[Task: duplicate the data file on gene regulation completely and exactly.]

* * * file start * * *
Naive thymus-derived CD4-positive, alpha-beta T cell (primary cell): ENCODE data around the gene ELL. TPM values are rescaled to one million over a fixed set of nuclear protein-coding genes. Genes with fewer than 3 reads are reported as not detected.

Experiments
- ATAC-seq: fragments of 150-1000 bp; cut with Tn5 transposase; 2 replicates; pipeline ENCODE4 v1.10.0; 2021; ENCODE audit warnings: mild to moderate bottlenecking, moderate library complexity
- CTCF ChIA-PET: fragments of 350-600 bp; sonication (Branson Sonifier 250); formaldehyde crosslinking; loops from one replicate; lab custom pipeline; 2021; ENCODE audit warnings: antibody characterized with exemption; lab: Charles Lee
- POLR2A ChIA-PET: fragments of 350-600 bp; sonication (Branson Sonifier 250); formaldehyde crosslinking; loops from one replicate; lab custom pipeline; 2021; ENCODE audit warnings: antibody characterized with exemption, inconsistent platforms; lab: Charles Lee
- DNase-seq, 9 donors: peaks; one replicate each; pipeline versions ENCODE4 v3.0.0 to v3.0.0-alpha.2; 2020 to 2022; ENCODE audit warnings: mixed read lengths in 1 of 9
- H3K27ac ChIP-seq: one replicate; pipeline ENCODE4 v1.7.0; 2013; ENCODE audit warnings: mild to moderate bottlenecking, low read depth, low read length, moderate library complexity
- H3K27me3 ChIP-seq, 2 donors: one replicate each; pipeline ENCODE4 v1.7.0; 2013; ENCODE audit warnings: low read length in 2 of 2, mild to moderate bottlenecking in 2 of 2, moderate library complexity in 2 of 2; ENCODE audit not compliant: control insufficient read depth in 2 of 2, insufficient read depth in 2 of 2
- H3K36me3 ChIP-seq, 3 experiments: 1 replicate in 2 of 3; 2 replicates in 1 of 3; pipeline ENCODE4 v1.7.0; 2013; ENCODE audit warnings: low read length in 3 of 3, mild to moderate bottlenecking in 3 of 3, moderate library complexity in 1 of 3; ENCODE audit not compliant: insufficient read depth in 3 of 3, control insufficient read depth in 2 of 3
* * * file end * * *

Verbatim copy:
Naive thymus-derived CD4-positive, alpha-beta T cell (primary cell): ENCODE data around the gene ELL. TPM values are rescaled to one million over a fixed set of nuclear protein-coding genes. Genes with fewer than 3 reads are reported as not detected.

Experiments
- ATAC-seq: fragments of 150-1000 bp; cut with Tn5 transposase; 2 replicates; pipeline ENCODE4 v1.10.0; 2021; ENCODE audit warnings: mild to moderate bottlenecking, moderate library complexity
- CTCF ChIA-PET: fragments of 350-600 bp; sonication (Branson Sonifier 250); formaldehyde crosslinking; loops from one replicate; lab custom pipeline; 2021; ENCODE audit warnings: antibody characterized with exemption; lab: Charles Lee
- POLR2A ChIA-PET: fragments of 350-600 bp; sonication (Branson Sonifier 250); formaldehyde crosslinking; loops from one replicate; lab custom pipeline; 2021; ENCODE audit warnings: antibody characterized with exemption, inconsistent platforms; lab: Charles Lee
- DNase-seq, 9 donors: peaks; one replicate each; pipeline versions ENCODE4 v3.0.0 to v3.0.0-alpha.2; 2020 to 2022; ENCODE audit warnings: mixed read lengths in 1 of 9
- H3K27ac ChIP-seq: one replicate; pipeline ENCODE4 v1.7.0; 2013; ENCODE audit warnings: mild to moderate bottlenecking, low read depth, low read length, moderate library complexity
- H3K27me3 ChIP-seq, 2 donors: one replicate each; pipeline ENCODE4 v1.7.0; 2013; ENCODE audit warnings: low read length in 2 of 2, mild to moderate bottlenecking in 2 of 2, moderate library complexity in 2 of 2; ENCODE audit not compliant: control insufficient read depth in 2 of 2, insufficient read depth in 2 of 2
- H3K36me3 ChIP-seq, 3 experiments: 1 replicate in 2 of 3; 2 replicates in 1 of 3; pipeline ENCODE4 v1.7.0; 2013; ENCODE audit warnings: low read length in 3 of 3, mild to moderate bottlenecking in 3 of 3, moderate library complexity in 1 of 3; ENCODE audit not compliant: insufficient read depth in 3 of 3, control insufficient read depth in 2 of 3